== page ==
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Football

Ezekiel Elliott, J.T. Barrett run wild against Notre Dame defense

| Friday, January 1, 2016

GLENDALE, Ariz. — Every time it looked as though No. 8 Notre Dame’s offense had played the Irish back into the Fiesta Bowl on Friday, No. 7 Ohio State would respond with two seemingly unstoppable forces: junior running back Ezekiel Elliott and sophomore quarterback J.T. Barrett.

The pair of Buckeyes sidestepped, stiff-armed and ran right through the Irish defense to the tune of 245 yards, carrying their squad to a 44-28 victory in the desert.

Irish sophomore defensive lineman Andrew Trumbetti tackles Ohio State sophomore quarterback J.T. Barrett during Notre Dame's 44-28 loss to the Buckeyes on Friday in the Fiesta Bowl in Glendale, Arizona.Wei Lin | The Observer

Irish sophomore defensive lineman Andrew Trumbetti tackles Buckeyes sophomore quarterback J.T. Barrett during Notre Dame’s 44-28 loss to Ohio State on Friday in the Fiesta Bowl in Glendale, Arizona.

Elliott, a second-team All-American and Big Ten offensive player of the year, racked up 149 yards and four touchdowns, tying the Fiesta Bowl record for rushing scores. One of those scores, a 47-yard scamper, came in the middle of the third quarter after Notre Dame had cut the deficit to seven, the closest the Irish would ever get to the Buckeyes the rest of the way. His performance garnered high praise from his head coach, Urban Meyer.

“All due respect to all the great running backs in Ohio State history, my first-round draft pick, I’d pick Zeke Elliott,” Meyer said. “What he does without the ball, his work ethic in practice, just his attitude every day, the way he shows up. … He’s as good a running back as I’ve ever been around.”

But as impressive as Elliott’s performance was, his 47-yard score and a large chunk of his yardage came later in the game, after Irish junior linebacker Jaylon Smith left the game with a knee injury. He was also facing a Notre Dame defensive line dogged by injuries and suspensions.

The problems for the Irish began early in the week, when sophomore Daniel Cage suffered an ankle injury that did not keep him from playing but significantly limited his snaps.

Then, senior Sheldon Day went down with a foot injury so severe the Notre Dame medical staff thought he had broken his foot, according to head coach Brian Kelly. While the X-rays came back negative, Day was promptly hit with a illness that required IVs throughout Thursday night.

Finally, with fewer than two hours until kickoff Friday morning, the Irish announced freshman Jerry Tillery was suspended for a violation of team rules.

That left senior Romeo Okwara, junior Isaac Rochell and sophomore Andrew Trumbetti as the only healthy defensive lineman left with any significant experience this year. Day, with his foot taped, joined them in the starting lineup.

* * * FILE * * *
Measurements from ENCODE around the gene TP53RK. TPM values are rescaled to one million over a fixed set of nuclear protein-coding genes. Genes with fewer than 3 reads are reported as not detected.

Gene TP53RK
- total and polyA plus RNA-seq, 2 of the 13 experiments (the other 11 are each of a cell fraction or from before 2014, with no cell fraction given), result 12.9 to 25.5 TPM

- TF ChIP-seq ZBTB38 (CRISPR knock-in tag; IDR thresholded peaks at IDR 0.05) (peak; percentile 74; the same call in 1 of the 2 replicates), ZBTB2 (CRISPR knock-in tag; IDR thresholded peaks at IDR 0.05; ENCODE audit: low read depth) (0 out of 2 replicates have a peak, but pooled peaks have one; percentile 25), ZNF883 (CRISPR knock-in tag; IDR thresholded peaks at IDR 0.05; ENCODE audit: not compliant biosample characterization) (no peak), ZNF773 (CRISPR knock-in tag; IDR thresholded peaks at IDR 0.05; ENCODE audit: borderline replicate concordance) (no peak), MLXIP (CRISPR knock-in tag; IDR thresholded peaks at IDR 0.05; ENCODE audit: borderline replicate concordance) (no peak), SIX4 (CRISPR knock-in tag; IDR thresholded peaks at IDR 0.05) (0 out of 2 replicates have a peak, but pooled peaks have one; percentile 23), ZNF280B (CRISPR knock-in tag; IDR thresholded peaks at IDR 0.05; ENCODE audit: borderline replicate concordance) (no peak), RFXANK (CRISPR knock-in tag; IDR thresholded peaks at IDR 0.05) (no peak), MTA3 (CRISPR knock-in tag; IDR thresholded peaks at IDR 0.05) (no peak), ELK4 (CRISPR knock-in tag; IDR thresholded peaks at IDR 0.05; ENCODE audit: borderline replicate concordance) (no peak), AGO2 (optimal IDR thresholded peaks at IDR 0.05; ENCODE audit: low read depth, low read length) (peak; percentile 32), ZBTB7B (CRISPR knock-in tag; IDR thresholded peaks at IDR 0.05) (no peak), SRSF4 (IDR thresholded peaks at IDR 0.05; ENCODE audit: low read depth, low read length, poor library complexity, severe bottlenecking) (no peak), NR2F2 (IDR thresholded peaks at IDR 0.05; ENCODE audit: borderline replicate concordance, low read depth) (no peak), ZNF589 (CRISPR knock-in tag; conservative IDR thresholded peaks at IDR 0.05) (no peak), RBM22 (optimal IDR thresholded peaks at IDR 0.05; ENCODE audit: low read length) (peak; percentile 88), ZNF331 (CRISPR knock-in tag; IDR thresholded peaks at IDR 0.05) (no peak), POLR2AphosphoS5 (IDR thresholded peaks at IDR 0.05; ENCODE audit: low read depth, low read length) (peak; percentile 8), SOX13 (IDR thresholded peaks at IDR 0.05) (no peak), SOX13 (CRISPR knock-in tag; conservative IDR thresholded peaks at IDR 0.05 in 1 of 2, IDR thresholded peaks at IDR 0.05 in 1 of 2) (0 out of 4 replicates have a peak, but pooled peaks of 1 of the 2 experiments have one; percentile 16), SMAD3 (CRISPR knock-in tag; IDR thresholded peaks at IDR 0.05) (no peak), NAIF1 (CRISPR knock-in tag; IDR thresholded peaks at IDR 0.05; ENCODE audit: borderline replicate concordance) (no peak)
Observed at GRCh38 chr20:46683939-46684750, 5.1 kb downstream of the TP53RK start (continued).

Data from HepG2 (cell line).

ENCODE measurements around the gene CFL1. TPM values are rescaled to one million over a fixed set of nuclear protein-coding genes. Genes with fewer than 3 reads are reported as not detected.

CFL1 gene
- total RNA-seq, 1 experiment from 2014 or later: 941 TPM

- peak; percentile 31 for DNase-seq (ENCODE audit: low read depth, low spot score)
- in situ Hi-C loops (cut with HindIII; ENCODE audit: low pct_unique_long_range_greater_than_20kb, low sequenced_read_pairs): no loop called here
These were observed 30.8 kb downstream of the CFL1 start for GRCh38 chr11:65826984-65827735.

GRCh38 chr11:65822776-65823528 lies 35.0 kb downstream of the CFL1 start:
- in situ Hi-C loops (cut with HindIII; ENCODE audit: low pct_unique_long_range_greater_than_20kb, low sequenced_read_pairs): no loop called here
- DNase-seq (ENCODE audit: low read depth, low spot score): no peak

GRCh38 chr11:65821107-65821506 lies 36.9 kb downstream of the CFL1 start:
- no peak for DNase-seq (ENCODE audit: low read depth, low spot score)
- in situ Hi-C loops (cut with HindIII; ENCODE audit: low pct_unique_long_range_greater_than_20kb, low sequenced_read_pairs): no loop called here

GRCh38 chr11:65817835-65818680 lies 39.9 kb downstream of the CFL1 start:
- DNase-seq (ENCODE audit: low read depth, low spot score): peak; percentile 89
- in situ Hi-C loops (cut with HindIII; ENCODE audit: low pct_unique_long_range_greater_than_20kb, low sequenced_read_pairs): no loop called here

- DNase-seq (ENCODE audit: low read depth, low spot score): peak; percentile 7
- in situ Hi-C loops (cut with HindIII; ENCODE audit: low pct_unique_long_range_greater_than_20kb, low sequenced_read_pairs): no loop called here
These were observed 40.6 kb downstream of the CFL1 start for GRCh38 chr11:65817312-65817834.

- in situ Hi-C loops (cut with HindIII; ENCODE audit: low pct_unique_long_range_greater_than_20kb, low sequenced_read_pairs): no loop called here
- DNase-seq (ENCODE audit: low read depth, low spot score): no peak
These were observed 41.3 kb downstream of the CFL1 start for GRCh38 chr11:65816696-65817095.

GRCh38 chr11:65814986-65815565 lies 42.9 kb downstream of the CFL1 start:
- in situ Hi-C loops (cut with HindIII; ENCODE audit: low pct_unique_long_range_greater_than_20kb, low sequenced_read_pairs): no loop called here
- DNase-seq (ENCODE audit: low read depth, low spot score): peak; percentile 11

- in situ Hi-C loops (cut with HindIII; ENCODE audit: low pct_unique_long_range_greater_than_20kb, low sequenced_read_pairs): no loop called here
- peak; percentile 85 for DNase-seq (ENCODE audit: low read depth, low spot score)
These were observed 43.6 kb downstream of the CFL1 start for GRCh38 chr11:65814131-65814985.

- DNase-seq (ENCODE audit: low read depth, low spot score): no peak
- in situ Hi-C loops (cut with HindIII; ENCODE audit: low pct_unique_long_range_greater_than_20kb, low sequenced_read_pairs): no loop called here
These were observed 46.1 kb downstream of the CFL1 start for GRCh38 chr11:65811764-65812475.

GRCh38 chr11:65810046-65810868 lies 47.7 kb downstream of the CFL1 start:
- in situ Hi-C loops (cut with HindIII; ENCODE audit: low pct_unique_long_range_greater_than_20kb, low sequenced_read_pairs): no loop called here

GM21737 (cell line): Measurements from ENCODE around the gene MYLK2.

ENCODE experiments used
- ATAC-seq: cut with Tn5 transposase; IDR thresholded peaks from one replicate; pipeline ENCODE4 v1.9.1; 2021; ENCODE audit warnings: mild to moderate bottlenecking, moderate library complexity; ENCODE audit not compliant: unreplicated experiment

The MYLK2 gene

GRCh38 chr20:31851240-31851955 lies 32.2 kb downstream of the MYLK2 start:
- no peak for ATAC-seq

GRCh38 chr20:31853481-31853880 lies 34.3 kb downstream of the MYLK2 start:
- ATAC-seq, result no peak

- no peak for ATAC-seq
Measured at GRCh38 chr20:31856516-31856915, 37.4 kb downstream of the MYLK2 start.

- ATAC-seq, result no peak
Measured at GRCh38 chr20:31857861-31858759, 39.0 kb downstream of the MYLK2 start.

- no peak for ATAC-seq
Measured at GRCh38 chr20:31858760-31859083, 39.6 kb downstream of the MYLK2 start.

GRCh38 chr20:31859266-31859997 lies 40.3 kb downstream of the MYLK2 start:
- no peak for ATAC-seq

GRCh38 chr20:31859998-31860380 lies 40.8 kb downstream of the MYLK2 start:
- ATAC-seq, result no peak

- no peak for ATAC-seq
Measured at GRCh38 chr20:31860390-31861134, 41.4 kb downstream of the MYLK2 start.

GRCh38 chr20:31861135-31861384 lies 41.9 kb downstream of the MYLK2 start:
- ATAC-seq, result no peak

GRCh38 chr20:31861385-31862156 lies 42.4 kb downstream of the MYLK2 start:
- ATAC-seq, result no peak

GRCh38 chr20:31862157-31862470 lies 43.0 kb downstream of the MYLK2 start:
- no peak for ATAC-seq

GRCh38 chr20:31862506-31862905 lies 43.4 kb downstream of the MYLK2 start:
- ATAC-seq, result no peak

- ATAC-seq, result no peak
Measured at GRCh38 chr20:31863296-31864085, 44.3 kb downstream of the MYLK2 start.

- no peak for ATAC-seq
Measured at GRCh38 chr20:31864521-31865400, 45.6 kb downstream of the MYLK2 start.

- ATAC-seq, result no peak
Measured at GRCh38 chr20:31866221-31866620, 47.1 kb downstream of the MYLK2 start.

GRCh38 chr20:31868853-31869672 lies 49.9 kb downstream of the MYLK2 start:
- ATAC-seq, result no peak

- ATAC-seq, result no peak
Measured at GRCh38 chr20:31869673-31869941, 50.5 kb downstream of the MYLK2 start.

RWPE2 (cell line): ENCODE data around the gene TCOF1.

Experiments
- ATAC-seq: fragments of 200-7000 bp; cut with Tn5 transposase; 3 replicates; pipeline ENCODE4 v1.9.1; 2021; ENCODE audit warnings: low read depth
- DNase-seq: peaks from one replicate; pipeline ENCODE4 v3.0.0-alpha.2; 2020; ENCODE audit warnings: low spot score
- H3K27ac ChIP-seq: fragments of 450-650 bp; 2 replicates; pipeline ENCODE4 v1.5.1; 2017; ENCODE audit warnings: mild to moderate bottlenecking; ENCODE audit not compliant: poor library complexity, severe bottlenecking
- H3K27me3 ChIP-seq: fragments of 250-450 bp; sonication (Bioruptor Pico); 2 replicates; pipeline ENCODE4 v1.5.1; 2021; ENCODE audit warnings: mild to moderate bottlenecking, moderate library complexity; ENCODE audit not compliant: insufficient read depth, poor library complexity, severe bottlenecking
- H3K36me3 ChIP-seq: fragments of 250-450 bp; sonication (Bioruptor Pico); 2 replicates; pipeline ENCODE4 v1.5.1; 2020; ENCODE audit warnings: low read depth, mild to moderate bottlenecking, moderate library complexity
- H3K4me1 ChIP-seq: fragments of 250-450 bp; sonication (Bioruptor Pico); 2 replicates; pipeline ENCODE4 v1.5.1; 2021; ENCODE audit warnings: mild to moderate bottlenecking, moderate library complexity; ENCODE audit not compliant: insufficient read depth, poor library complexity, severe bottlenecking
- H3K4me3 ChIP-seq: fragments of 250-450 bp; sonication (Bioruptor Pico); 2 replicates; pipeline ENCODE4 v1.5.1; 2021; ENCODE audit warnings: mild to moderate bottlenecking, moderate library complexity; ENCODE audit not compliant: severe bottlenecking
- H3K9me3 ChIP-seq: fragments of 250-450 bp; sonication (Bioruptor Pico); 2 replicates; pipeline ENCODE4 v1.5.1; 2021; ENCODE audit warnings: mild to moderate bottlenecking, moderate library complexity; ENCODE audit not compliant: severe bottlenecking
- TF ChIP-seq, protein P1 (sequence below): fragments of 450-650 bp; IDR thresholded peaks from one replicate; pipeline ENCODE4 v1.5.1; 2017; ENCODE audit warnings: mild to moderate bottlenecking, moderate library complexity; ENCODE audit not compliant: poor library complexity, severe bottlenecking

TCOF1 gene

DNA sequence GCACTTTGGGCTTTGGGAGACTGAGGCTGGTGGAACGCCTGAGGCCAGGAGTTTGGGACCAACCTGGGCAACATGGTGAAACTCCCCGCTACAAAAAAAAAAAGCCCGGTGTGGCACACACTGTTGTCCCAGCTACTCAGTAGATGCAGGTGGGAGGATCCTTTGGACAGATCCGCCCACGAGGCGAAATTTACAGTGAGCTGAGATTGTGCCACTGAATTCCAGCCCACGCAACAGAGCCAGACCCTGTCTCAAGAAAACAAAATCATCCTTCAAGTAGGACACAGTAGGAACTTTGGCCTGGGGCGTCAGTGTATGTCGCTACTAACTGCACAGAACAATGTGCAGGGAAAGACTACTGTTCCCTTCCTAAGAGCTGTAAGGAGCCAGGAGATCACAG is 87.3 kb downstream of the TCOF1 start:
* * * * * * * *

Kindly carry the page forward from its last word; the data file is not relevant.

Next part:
And for the first quarter and part of the second, that line managed to hold up against the rushes of Elliott and Barrett. After 15 minutes, the two had just 39 combined yards, and Elliott did not even touch the ball for 13 straight offensive plays in the second quarter.

But eventually, the offensive line of the Buckeyes, which featured two first-team Big Ten players, wore away at the Irish.

“I would say schematically, they do a great job of creating challenging situations with changing numbers and unique plays,” Irish graduate student linebacker Joe Schmidt said. “You combine that with Ezekiel Elliott and J.T. Barrett’s ability to run the football, then their offensive line doing a great job all day.”

Elliot gashed the Irish for two touchdowns in the final five minutes of the half, both of which he punched in from one yard out. Meanwhile, Barrett racked up 41 yards in the second quarter alone.

Barrett credited his rushing success to his offensive line as well.

“That’s what we strive to do, is definitely dominate the line of scrimmage, those guys definitely did that, which opens up our whole offense when you’re able to do that,” he said.

Despite the defensive line’s struggles to contain the Ohio State run game, however, Kelly said he was proud of how they battled through the absences and reduced roles of key players.

“We certainly needed to execute better, but didn’t feel like we were out-manned,” Kelly said. “We were shorthanded today, but we weren’t out-manned.”

One of the few bright spots for the Irish was Trumbetti, who filled in for Cage and tied career highs in tackles (four) and sacks (one), while setting a new career best in tackles for loss (two). That performance bodes well for next year, Kelly said, when the Irish will have to replace Okwara and Day.

“He made some good plays. He made the athletic plays,” Kelly said. “The one thing with Andrew is, he just has to let it go. At times … he can go. Sometimes it’s just a matter of letting it go. When the light goes on and he goes all the time, I think he’s going to be a really, really good player for us.”

But Friday, the issue for Notre Dame wasn’t who was playing defense, according to Rochell. It was the players on the other side of the ball.

“[Elliott’s] just a really good running back. I don’t know what else there is to say,” Rochell said. “[The offensive line] was good. They were a solid group. But when you have a running back as good as he is, I think that’s the dominant force.”

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About Greg Hadley

Greg Hadley is a senior from Rockville, Maryland, majoring in political science with a minor in Journalism, Ethics and Democracy. He served as The Observer's Editor-in-Chief for the 2015-2016 term and currently covers Notre Dame baseball and women's basketball.

Contact Greg